King Janak once ordered an offending Brahman to leave his dominions and live elsewhere.The Brahman asked the king to declare to him the extent of his dominion, promising then to gladly retire to the dominion of another prince in obedience to his command. At this the king heaved frequent and warm sighs and said nothing in reply. While he was so sitting, absorbed in thought, he suddenly swooned. On recovery a while later he spoke:
‘Though this old kingdom of my ancestors is subject to me, I could not find my exclusive and single domain anywhere on a search all over. Not even in Mithila (capital), Aye! in my own offspring even. Not finding it even there, I fell in a swoon, then wisdom dawned on me. And I think now, that either I have no domain or that all is my domain. Either this body-case even is not mine or the whole earth is mine, and likewise that of others too.This is my conviction, oh best of the twice-born. Reside here as long as you please and enjoy.’
The Brahman asked:
‘Abiding in what reason have you renounced the feeling of “mineness” in this kingdom of your ancestors which is under your rule? What has led you to consider this kingdom as not yours or all as yours?’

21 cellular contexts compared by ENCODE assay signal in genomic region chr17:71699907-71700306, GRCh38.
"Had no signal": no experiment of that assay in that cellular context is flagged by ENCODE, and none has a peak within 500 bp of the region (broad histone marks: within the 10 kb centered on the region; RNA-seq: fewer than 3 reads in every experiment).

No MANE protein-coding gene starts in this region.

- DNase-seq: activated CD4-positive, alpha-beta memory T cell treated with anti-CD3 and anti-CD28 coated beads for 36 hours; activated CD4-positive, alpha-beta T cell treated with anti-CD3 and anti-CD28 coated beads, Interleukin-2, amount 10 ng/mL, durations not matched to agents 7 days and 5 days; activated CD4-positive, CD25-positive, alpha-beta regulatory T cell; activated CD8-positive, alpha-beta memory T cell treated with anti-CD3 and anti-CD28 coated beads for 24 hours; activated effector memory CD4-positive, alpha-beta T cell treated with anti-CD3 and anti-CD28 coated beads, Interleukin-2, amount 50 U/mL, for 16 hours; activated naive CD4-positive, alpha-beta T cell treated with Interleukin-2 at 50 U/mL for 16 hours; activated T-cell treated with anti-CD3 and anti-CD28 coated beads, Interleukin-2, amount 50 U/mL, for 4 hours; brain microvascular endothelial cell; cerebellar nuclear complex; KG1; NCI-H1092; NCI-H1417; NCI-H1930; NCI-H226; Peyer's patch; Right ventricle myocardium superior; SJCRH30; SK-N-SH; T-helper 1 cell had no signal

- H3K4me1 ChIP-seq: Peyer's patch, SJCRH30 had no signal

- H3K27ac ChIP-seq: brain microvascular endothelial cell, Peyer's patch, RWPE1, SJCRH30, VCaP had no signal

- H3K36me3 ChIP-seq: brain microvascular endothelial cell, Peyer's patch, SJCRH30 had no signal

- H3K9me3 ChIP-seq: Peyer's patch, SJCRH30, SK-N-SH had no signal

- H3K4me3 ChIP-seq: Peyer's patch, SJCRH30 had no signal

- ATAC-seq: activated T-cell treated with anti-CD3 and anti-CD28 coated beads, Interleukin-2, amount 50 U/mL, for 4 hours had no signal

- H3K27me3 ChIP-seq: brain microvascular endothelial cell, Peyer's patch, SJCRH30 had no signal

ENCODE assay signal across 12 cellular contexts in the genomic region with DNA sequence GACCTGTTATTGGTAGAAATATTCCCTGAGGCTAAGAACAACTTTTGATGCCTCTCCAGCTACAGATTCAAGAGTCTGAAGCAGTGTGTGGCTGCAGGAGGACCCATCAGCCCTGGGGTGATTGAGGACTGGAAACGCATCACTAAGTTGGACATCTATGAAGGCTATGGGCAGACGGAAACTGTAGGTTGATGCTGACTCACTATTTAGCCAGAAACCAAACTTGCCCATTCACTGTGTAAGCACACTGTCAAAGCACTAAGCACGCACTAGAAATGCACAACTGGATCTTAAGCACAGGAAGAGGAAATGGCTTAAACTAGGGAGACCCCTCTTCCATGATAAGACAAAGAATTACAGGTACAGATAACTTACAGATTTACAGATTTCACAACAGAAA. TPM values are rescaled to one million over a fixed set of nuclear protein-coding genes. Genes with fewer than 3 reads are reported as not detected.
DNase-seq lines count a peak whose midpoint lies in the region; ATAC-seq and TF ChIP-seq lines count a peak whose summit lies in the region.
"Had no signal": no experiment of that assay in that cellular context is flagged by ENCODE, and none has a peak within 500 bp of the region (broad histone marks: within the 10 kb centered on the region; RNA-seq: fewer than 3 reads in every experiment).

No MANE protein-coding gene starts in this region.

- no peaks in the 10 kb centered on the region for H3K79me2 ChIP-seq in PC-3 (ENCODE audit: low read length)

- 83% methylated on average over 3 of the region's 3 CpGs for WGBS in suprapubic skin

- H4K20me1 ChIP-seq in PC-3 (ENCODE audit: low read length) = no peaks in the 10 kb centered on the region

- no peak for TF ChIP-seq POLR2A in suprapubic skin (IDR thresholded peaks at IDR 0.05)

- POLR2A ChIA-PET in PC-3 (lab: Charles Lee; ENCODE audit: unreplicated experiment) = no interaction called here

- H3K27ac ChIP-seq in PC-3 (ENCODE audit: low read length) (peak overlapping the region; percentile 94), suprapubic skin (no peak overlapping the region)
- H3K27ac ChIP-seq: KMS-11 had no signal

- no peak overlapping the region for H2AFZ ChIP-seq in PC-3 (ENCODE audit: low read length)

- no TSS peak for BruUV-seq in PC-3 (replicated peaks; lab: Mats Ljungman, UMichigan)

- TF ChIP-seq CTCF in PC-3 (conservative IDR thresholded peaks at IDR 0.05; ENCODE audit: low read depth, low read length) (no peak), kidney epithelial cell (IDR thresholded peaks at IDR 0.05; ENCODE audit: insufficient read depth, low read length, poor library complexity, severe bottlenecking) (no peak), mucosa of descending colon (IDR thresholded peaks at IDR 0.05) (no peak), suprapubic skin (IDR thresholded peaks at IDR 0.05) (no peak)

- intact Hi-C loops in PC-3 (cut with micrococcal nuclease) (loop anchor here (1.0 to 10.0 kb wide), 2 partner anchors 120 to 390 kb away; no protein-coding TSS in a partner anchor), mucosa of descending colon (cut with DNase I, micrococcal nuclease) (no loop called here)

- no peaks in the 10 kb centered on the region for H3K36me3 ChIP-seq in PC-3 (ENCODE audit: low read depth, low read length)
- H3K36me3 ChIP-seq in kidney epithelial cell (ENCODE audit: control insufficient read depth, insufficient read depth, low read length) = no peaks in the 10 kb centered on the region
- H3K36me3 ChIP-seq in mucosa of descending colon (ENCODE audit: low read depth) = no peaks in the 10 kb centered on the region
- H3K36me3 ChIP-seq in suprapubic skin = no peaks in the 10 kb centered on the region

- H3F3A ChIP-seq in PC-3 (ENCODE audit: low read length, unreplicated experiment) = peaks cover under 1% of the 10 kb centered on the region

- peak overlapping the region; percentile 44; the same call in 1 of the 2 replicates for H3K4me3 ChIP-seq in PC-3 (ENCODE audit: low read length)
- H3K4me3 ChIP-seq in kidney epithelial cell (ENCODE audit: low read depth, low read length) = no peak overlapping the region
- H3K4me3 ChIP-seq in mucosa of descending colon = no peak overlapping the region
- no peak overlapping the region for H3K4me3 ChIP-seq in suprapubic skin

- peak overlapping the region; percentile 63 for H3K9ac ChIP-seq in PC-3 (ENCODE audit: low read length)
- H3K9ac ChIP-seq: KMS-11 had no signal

‘I find indigence and affluence here unenduring and transient and so I could lay my hand on nothing which I could call mine, independent of place and time.Reflecting whose this was, I recalled the Vedic text that “it was anybody’s property” and so I failed to find anything with my reason which I could call mine.Guided by this reason I have given up the notion of mineness.
‘Listen now by what reason I see my domain everywhere. I desire not for myself the smells within the nose. So the earth being conquered is subject to me. I have no desire for tastes within the mouth, the light appertaining to the eye, the feeling of touch in skin, or sound in ear for me, and so water, light, air and ether are always subject to me being conquered. I do not desire for myself the mind within me and so it is under my bidding. All these actions of mine are verily, for this purpose, for the Devas and Pitras, for all beings (Bhutas), and those who seek at my door.’
Then the Brahman smilingly said, that he was Dharma in disguise, come to learn something about him. He was the one person to turn this wheel, the name of which is Brahman, the spoke of which is reason, which never turns back and which is kept to its course by the quality of goodness as its circumference.
(Anugita, Ch, 17.)